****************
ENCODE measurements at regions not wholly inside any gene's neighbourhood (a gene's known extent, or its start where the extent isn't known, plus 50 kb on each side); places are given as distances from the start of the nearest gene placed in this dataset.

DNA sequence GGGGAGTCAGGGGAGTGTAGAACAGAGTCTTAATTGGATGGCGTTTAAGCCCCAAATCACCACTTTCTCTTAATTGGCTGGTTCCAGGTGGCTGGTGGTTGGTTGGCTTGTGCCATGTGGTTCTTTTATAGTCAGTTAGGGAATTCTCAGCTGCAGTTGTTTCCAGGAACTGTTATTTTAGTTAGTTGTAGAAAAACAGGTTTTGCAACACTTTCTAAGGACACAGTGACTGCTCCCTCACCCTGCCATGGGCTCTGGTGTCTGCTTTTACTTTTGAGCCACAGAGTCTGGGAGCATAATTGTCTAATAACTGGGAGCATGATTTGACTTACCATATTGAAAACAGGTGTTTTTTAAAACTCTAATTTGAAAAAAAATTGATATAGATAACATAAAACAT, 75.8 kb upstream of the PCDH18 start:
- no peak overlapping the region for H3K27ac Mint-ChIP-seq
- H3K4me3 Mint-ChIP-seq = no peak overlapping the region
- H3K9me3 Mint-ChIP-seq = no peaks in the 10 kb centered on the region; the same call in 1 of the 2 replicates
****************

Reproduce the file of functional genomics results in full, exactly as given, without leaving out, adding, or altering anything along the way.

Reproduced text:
ENCODE measurements at regions not wholly inside any gene's neighbourhood (a gene's known extent, or its start where the extent isn't known, plus 50 kb on each side); places are given as distances from the start of the nearest gene placed in this dataset.

DNA sequence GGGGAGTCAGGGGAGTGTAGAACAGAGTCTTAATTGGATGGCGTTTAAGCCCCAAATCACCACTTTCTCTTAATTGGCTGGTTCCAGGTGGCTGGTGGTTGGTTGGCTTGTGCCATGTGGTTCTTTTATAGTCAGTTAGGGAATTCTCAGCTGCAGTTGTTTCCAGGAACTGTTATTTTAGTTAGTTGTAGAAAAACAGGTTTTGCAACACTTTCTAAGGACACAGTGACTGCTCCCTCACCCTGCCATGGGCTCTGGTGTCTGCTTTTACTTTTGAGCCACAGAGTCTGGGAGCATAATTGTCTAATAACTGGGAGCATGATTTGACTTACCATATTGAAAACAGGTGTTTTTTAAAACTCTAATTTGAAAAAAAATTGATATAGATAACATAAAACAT, 75.8 kb upstream of the PCDH18 start:
- no peak overlapping the region for H3K27ac Mint-ChIP-seq
- H3K4me3 Mint-ChIP-seq = no peak overlapping the region
- H3K9me3 Mint-ChIP-seq = no peaks in the 10 kb centered on the region; the same call in 1 of the 2 replicates